All in all, Beneath the Dark feels like a movie better than it is and in reality is a movie worse than it ought to be. There is a lot of promise, but it falls short of execution. Maybe it's genre-straddling lack of commitment had something to do with it, but you find yourself hoping something really bad happens. Something momentously horrific that would almost justify the building suspense. When that doesn't happen, it seems petty. While that is not particularly a great term to describe a horror movie or a psychological thriller, ultimately it was the pettiness beneath the dark that prevents it from becoming a really good film.

May 08, 2011

The King's Speech

I'll run the risk of spoiling the ending; the king does do a great job with his speech. And even before you start the movie, you are well aware of this historical inevitability. However in the long and torturous path, leading the man with a stutter to the kingship of World War 2 England, lies a fascinating story of friendship, bravery and self-realization. Such is the story of King George VI, who came to the throne after the death of his father and abdication by his brother. The King's Speech is an account of one man's struggle with his own daemons, and the story of a reluctant king's rise to power during a time of incredible trial.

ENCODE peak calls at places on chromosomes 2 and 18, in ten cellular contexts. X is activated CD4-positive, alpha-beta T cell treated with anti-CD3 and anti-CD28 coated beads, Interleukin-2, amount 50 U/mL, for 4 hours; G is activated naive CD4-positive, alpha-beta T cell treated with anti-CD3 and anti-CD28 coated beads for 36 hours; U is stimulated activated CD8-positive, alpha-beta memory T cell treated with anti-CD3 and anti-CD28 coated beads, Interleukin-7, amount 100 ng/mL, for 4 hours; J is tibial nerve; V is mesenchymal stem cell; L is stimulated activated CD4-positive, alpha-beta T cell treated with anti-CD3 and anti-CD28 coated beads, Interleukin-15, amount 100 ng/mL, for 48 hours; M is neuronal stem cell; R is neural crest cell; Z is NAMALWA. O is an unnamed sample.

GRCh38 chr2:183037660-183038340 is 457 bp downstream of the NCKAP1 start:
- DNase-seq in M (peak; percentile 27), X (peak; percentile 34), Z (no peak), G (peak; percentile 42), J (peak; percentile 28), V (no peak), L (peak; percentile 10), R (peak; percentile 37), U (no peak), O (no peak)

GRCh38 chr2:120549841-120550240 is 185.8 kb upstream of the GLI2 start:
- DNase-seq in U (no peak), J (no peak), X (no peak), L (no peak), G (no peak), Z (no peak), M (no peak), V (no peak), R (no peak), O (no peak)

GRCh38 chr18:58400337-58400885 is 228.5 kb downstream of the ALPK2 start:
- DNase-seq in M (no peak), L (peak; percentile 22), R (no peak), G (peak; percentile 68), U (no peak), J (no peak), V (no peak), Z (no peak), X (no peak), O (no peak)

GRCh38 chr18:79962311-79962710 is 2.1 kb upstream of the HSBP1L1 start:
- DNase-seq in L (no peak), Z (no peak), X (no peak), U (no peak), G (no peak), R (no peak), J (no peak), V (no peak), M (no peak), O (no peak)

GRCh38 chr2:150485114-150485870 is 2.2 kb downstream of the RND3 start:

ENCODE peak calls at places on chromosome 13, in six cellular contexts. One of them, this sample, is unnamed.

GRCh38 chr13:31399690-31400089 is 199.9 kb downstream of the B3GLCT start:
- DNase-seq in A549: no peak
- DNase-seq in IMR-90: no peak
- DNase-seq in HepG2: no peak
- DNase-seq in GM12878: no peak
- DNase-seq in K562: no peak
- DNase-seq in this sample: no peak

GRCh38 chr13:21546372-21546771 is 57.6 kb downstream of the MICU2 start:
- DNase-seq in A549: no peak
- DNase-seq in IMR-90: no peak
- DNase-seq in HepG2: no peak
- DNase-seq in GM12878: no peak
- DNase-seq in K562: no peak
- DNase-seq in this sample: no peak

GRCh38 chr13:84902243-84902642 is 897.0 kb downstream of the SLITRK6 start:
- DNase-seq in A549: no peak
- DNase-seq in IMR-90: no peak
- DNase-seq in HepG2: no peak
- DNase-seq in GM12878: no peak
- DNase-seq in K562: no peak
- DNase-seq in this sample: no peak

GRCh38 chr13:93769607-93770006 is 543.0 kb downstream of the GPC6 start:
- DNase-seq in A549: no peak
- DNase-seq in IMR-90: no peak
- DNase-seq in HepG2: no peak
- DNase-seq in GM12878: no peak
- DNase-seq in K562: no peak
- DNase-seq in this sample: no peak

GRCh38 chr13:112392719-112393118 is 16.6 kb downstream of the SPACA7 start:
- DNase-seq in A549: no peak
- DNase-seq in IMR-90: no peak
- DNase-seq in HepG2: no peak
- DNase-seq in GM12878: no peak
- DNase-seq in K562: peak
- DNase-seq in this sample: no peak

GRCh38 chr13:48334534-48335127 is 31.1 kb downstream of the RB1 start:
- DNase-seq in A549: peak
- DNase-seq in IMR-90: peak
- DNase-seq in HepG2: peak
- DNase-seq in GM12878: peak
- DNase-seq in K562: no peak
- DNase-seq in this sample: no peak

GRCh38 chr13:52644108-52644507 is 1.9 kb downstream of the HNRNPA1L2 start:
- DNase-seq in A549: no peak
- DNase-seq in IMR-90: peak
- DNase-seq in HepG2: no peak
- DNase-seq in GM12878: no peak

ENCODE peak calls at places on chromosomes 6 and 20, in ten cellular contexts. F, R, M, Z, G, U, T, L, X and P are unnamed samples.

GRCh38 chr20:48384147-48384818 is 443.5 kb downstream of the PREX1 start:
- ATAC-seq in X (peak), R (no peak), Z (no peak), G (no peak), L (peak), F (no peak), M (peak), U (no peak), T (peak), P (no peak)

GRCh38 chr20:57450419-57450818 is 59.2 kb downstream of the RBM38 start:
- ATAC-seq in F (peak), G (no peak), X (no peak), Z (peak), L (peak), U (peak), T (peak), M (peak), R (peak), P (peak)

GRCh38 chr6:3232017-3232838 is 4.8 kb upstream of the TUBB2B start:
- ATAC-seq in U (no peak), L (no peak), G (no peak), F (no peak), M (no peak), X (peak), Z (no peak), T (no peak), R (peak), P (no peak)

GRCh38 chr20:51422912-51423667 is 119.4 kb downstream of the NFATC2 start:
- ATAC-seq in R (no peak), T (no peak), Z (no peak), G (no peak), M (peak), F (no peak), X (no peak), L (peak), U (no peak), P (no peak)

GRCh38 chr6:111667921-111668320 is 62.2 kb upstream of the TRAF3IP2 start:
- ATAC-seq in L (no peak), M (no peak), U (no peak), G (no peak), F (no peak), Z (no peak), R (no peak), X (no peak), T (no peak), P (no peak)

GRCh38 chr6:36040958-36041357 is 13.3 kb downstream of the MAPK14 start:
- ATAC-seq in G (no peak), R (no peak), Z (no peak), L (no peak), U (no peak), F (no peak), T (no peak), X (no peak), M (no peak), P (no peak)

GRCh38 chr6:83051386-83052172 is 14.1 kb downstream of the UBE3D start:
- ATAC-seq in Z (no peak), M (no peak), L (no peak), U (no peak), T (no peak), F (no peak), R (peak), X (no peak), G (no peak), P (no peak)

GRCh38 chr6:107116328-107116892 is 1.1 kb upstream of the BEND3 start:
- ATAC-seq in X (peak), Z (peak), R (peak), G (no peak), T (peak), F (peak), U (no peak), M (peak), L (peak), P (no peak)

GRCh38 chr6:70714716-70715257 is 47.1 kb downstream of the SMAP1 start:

Colin Firth is unbelievable as the King. There is little that can be said about his performance, that hasn't been said before. He was almost perfect struggling to put his thoughts into words, and the abject, stifling fear that public speaking or even attention brought upon his person can only be seen to be believed.

The screenplay focuses exclusively on the speech impediment, often juxtaposed with an account of the personality of the Duke and ultimately the King. Almost too exclusively. By design this lends a one-dimensional aspect to the film, which is not necessarily a bad thing, but it unfortunately paints the man with just that one stroke. As a result the emotional drama is significantly emphasized over historical context, which again may not be a bad thing. Because this makes the movie appealing at a very personal context without the distraction of accuracy.

Which brings us to the speech therapist. Lionel Logue (Geoffrey Rush) is the enigmatic man that is as important a character in the story. Rush is positively inspired as the Australian man who developed his techniques assisting shell-shocked soldiers during the first World War. Peculiar, patient, amusing and irreverent, he makes you wish you had a teacher like that.

For a movie that did not care about historical storytelling there are several choices that were surprising. The one that stood out the most was casting and actually showing a Churchill on screen. Arguably one of the most well-known faces, casting Churchill is a challenge. Timothy Spall was a surprisingly good pick. Even if he did not look like Churchill, he definitely was not distracting by not feeling like Churchill. The king's wife, Queen Elizabeth (Helena Bonham Carter) was probably more cliched than most, as the strong yet supportive royalty. In a way she was the royal standard that measured the lack of congruence among the rest of the relationships.